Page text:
Ever made a purchase online and wondered (or worried) about if or how your package would be safely sent? Even though damaged or lost packages are rare, it’s a common source of concern. It goes without saying, for instance, that each package gets exchanged through many hands. And, as such, there are a lot of potential mishaps that could occur to any package sent through the mail.
The question has inspired one startup, Myriad Sensors, to learn more about the conditions faced for packages when they are in transit. Launching, what they dub as a “Citizen Science experiment”, Myriad Sensors will be sending portable sensors that will record data in a package of mail, every 10 seconds. Among the recorded data will be a host of environmental indicators such as temperature and humidity as well as the direction that the sensor is facing.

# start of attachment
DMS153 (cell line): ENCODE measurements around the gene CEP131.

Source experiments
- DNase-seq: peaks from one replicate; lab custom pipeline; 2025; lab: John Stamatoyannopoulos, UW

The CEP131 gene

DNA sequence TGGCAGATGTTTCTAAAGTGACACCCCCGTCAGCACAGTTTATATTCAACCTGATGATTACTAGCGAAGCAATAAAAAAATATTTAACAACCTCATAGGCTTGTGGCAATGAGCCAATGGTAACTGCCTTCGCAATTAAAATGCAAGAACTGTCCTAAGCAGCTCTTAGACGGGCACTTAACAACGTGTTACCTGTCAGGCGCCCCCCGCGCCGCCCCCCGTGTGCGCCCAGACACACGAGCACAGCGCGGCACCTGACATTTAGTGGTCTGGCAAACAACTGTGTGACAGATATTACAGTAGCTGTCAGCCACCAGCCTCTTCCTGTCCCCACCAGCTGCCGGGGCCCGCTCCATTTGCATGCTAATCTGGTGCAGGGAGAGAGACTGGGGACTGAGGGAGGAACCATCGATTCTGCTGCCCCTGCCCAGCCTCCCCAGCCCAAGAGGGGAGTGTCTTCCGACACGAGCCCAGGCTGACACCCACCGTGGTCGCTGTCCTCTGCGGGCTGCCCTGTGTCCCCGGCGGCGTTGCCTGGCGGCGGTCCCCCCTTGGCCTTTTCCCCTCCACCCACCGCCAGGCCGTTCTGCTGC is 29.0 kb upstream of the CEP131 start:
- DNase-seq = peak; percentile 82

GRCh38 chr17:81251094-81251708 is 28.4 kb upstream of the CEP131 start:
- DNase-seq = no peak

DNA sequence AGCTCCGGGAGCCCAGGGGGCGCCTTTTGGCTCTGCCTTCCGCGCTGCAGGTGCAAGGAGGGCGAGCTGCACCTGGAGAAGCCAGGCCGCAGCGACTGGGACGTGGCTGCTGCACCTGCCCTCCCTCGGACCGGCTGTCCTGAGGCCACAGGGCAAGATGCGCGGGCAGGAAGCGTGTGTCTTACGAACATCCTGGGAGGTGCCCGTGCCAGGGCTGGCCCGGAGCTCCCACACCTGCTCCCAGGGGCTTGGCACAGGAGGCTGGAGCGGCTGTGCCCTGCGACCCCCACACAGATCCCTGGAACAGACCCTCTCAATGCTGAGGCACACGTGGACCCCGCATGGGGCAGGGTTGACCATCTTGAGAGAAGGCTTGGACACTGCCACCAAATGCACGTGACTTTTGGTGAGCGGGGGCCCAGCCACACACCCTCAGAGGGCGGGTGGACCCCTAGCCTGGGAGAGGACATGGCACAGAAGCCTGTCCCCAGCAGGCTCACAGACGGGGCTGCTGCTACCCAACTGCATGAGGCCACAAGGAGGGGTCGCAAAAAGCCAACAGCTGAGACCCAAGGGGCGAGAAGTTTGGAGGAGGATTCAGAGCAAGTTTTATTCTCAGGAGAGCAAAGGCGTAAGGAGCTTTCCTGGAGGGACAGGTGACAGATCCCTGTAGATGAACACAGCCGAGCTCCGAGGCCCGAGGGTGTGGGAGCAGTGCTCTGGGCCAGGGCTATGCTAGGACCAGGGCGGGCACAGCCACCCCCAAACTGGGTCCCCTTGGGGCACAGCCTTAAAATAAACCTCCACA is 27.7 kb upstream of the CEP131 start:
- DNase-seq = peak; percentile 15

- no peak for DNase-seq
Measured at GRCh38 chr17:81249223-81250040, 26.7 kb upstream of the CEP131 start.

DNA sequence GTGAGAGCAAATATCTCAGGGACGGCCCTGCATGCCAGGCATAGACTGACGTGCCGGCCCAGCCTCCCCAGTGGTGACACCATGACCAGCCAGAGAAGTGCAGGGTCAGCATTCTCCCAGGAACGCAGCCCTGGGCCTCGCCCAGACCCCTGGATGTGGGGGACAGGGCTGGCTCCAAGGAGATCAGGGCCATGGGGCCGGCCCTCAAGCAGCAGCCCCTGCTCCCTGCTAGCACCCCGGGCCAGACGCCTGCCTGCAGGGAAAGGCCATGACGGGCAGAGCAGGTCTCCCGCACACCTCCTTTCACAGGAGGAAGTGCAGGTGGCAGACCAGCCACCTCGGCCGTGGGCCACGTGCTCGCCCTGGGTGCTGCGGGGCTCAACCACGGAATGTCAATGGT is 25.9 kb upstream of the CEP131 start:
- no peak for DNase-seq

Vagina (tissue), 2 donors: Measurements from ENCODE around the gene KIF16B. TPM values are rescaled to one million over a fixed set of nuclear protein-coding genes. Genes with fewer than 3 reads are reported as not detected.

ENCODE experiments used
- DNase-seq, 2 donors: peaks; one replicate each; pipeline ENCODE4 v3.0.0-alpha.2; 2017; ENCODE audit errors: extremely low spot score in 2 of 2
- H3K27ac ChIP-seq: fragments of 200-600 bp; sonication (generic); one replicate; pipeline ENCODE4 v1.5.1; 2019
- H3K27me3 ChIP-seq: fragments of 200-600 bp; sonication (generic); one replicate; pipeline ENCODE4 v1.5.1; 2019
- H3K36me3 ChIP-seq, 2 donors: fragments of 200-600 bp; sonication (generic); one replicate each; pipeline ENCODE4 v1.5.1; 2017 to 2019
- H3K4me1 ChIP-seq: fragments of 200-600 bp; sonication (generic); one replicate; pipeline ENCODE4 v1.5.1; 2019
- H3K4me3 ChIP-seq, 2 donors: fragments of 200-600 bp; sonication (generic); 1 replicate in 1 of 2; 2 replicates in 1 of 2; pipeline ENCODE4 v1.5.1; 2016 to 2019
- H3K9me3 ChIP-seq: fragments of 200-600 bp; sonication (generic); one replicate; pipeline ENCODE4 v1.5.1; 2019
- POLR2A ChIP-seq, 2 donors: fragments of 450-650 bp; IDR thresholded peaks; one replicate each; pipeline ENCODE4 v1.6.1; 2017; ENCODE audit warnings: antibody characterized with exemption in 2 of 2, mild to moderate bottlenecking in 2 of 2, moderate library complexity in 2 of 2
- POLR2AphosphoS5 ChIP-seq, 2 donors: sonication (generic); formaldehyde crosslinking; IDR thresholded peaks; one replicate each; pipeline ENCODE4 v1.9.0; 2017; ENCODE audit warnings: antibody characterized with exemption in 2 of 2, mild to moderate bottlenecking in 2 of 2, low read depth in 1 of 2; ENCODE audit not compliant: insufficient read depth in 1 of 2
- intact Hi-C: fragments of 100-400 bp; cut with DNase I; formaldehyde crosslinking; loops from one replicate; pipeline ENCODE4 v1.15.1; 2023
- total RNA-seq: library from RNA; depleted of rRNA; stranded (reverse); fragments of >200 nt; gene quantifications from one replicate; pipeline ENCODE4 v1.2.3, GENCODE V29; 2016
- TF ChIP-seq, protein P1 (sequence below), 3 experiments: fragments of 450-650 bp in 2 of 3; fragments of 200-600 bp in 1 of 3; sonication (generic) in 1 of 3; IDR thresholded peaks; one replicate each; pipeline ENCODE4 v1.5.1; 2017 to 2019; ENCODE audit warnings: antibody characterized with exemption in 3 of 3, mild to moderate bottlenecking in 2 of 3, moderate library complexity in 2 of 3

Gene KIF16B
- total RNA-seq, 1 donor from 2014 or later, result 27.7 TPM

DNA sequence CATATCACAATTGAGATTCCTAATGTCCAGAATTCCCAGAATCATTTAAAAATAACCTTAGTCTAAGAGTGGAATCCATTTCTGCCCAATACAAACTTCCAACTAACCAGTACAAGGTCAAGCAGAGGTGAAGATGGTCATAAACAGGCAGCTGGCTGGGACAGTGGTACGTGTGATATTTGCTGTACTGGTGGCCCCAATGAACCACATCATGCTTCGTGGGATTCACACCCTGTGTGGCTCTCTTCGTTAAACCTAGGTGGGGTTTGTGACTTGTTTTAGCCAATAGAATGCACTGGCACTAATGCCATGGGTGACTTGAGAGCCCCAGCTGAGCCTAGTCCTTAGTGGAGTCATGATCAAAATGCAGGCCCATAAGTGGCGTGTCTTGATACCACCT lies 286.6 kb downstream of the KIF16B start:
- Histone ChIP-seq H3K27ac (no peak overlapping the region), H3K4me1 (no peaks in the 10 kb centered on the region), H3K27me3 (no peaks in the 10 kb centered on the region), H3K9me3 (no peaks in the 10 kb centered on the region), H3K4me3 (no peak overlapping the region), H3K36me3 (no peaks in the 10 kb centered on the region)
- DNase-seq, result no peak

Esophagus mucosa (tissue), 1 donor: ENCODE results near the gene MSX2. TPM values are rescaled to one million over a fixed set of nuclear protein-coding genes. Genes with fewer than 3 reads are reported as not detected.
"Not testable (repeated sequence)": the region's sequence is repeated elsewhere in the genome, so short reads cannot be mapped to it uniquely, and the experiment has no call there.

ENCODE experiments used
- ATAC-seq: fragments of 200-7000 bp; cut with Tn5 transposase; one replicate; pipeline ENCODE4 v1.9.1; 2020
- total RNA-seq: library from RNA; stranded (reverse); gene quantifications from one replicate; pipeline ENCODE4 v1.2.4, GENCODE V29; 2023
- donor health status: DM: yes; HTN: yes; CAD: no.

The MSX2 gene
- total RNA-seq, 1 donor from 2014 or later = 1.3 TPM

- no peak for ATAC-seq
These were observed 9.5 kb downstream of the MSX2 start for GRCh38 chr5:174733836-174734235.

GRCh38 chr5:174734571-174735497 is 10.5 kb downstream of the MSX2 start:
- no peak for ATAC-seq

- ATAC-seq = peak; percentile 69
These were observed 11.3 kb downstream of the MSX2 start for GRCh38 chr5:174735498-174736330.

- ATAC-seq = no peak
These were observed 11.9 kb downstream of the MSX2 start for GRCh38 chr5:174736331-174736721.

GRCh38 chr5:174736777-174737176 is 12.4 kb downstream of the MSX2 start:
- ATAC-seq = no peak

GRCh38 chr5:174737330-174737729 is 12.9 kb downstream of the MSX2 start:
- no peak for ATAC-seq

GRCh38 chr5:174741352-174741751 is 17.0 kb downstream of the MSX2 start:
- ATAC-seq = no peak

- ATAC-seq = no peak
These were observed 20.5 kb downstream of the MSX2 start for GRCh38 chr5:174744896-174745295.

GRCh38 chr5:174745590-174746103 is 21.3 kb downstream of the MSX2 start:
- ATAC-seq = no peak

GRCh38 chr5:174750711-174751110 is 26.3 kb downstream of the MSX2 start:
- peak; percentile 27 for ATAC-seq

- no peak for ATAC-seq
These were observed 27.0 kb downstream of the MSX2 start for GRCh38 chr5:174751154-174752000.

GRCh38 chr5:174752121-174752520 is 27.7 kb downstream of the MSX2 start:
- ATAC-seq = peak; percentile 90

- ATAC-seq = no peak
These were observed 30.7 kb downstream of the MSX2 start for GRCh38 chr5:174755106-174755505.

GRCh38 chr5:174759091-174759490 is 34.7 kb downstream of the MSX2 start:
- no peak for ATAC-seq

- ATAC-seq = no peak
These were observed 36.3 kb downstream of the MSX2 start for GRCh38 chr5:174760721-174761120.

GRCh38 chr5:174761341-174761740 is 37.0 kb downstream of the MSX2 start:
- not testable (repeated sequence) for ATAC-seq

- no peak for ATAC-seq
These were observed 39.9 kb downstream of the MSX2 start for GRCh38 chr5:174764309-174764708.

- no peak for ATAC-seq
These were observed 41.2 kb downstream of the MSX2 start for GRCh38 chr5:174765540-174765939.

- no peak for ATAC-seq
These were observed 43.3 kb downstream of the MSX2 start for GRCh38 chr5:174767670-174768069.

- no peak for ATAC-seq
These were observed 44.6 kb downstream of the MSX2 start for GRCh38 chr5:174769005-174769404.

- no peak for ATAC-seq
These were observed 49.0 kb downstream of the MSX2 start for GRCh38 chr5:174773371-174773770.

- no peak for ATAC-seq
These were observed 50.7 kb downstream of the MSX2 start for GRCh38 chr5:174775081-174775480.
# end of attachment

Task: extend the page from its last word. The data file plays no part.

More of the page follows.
For some types of delivered goods, this sort of information will be invaluable, especially considering the rise of Amazon Prime’s grocery delivery service. Other companies delivering goods such as wines or sensitive or fragile electronic equipment will see benefits of this knowledge as well.
Backers who invested in the company’s Kickstarter project will be able to receive early copies of the IoT devices, at which point, they themselves can use the sensors to add the dataset. The data itself will become open source to the public once it is collected. But there may be some time yet until we see the results, as the first set of sensors are expected to be shipped out in May 2017. As would be expected, anonymous data will also be collected during this shipment to the initial users.
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